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Feature: Upheaval, the Draft Sculptor

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It seems like every player at the Players Championship has a different take on what the best archetypes are in the Cube being played here this week. Reid Duke loves blue control decks, Alexander Hayne prefers a strong combo deck, Samuele Estratti rates counterspells really high, and Luis-Scott Vargas has a very public love-affair with mono-red decks.

But there's one two things they can all agree on: Upheaval and Jace, the Mind Sculptor are the two best cards in the Cube, in some order.

Let's tackle Upheaval first.

Upheaval's idea of a fun party is inviting all of its friends to its house, then telling everyone they have to leave. Well, except for Psychatog.

Duke said Upheaval was simply at the forefront of a class of cards powerful enough to take you in a direction you might not otherwise go, alongside cards like Living Death, Opposition and Skullclamp.

But plenty of cards in the cube have been banned in a number of formats, including Jace, the Mind Sculptor. So why is Upheaval at the top of the list?

"There's no other card that does what it does," Hayne said.

There are a ton of symmetrical effects in the Cube that wipe out some class or even multiple classes of permanents: Wrath of God, Balance, Cataclysm, Wildfire, and Armageddon, plus Nevinyrral's Disk and Powder Keg.

But all of those cards have something in common: they don't get everything.

This speaks to the nature of the Cube. There are so many cards with so many different options for what to play that it's tough to plan for everything. You might have Wrath of God when a Skullclamp is plaguing you, Armageddon when you're behind on the board, Counterspell against Figure of Destiny, or, heaven forbid, Wildfire against a Sword of Fire and Ice.

But Upheaval answers EVERYTHING. If it's in play, it's answered. If it's in hand, suddenly there's no mana to cast it. What's worse (for your opponent) is that it sets you up to float some mana and cast a threat, suddenly and sometimes irreversibly throwing the game in your favor. If you're fortunate enough to have artifact mana, forget about it. The game is over.

"Upheaval will destroy a game," Pro Tour Philadelphia champion Samuele Estratti said.

And while I'd like to tell you some sweet Upheaval stories from the Players Championship, there simply aren't any. No one was fortunate enough to open the six mana sorcery. So it goes.

What two players were fortunate enough to open, in their first pack, nonetheless, was fellow blue offender, Jace, the Mind Sculptor, a card that's nearly impossible to beat if not dealt with almost immediately.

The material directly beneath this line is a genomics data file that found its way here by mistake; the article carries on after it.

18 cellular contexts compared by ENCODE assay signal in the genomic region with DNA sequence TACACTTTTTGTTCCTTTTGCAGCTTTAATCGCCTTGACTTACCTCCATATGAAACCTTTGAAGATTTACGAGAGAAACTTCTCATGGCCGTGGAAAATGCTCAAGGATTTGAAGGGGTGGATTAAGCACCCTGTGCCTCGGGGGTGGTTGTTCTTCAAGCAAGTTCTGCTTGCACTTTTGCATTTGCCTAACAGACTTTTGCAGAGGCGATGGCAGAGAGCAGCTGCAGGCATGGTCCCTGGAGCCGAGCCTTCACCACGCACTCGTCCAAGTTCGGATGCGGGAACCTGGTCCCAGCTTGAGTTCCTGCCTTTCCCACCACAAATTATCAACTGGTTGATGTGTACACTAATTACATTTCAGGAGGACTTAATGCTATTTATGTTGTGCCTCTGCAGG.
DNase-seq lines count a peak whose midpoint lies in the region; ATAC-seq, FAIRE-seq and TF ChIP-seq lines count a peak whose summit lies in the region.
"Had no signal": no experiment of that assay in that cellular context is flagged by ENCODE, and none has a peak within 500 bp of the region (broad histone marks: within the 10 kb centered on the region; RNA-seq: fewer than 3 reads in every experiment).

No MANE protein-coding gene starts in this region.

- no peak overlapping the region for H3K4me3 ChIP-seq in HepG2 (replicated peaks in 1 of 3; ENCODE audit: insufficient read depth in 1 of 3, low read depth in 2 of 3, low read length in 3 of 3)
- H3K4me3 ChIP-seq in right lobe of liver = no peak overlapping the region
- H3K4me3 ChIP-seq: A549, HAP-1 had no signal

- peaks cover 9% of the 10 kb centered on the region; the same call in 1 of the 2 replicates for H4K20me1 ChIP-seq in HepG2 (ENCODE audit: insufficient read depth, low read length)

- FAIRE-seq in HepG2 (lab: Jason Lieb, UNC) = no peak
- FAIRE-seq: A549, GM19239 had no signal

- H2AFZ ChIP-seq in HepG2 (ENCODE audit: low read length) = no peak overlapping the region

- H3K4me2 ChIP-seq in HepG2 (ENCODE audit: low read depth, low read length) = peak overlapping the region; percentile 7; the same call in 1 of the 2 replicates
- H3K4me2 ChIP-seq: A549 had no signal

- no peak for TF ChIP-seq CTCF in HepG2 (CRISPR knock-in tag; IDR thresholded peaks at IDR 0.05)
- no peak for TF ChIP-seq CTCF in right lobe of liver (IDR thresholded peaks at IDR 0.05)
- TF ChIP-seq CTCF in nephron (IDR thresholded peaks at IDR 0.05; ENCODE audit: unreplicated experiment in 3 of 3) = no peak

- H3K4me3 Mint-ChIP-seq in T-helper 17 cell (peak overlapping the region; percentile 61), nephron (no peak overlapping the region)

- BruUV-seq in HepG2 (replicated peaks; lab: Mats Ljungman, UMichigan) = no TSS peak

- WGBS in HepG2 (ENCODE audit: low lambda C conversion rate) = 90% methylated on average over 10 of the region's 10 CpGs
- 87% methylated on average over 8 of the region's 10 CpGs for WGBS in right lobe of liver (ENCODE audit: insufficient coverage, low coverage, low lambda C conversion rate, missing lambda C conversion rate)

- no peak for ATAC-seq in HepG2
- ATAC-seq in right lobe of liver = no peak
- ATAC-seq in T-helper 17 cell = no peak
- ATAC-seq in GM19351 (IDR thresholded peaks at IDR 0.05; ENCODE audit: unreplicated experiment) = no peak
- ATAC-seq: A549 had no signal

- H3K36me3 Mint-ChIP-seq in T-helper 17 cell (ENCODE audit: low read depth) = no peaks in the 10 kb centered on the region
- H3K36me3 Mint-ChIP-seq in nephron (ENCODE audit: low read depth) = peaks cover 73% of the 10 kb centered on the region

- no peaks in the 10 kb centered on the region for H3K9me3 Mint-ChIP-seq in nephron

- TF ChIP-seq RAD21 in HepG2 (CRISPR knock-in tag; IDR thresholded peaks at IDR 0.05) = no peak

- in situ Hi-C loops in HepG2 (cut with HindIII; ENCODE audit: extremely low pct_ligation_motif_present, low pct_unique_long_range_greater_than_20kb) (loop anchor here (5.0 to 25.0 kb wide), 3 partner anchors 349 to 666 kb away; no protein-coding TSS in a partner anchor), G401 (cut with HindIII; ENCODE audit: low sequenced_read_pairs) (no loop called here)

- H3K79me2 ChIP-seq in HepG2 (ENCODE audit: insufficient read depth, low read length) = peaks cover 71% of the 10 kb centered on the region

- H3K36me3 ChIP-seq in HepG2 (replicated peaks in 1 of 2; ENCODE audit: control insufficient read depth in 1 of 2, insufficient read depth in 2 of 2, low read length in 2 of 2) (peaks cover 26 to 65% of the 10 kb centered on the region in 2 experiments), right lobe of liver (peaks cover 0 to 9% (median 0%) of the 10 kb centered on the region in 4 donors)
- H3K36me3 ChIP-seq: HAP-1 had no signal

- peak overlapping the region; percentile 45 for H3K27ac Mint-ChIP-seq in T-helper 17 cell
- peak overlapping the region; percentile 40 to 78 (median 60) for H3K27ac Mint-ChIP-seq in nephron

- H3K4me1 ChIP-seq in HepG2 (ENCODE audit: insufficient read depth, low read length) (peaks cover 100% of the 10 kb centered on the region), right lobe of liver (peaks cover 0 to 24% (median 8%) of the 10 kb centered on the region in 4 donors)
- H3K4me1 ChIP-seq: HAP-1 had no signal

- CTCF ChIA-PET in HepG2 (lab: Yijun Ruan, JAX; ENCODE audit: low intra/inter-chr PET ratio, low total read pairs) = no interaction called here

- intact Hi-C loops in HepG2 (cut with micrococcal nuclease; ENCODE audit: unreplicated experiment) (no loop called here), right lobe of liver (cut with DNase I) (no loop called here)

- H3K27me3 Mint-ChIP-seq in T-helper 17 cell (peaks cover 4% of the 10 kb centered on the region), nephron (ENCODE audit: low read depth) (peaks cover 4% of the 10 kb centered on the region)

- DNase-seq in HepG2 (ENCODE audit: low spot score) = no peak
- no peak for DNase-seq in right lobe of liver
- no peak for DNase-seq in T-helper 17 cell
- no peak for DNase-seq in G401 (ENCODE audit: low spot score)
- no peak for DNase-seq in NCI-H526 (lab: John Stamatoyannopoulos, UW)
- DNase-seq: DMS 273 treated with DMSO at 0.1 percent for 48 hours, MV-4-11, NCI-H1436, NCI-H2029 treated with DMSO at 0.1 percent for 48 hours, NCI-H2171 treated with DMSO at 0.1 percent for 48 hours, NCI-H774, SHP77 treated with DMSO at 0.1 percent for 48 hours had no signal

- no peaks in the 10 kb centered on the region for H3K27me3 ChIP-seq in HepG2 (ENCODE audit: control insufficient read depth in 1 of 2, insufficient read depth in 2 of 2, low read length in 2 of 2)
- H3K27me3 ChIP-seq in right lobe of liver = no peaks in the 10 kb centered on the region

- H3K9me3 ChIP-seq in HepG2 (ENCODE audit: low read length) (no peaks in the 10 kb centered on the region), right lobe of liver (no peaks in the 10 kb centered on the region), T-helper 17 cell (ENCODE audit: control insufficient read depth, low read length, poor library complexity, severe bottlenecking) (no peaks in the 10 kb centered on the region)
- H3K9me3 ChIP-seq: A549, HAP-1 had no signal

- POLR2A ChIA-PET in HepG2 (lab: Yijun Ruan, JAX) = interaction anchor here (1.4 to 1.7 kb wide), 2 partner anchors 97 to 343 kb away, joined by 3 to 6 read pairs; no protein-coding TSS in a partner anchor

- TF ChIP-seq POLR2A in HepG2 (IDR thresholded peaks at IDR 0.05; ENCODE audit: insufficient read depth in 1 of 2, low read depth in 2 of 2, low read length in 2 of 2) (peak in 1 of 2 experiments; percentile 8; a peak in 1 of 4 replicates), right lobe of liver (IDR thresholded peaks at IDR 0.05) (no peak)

Just ask Jon Finkel, who, as anyone who was watching round 1 can attest, was positively trounced by Shouta Yasooka's copy of the planeswalker. And don't get us started on how filthy Jace plus Forbid was.

Good Game.

And why not? It's the only planeswalker to impact literally every Constructed format ever, from Vintage to being banned in Modern to positively dominating Standard before also being banned there, and it's in what most players consider the best color in the Cube.

In fact, ask Estratti what the best card in the Cube is, and he'll give the nod to Jace over Upheaval, mostly accounting for the card advantage Jace is capable of producing over a longer game. It might not have the immediate impact, but it will have a more prolonged one.

So why are we spending any amount of words telling you, "Jace, the Mind Sculptor is very good" when chances are you have personally played with or have been stomped by the card unless you started playing in the last year or so?

Because, more than anything, Jace is flexible. Whereas other marquee cards like Recurring Nightmare and Armageddon need a bit of work to fit into a deck, Jace just needs Islands. Flexibility in early Cube draft picks opens up all kinds of doors.

For example, Shuuhei Nakamura's Jace deck today is something of a midrange Bant deck with a lot in common with the old Momentary Blink decks, including Mystic Snake, Mulldrifter and Grand Arbiter Augustin IV.

On the other hand, Shouta Yasooka is playing a nearly creatureless Blue-Red control deck with Bonfire of the Damned and Forbid to pair with Jace. Neither player was hamstrung by anything but Jace's blue-ness, and the result was two very different decks.

And therein lies the great Cube question: power, or flexibility? With Jace, the Mind Sculptor, though, you get both.

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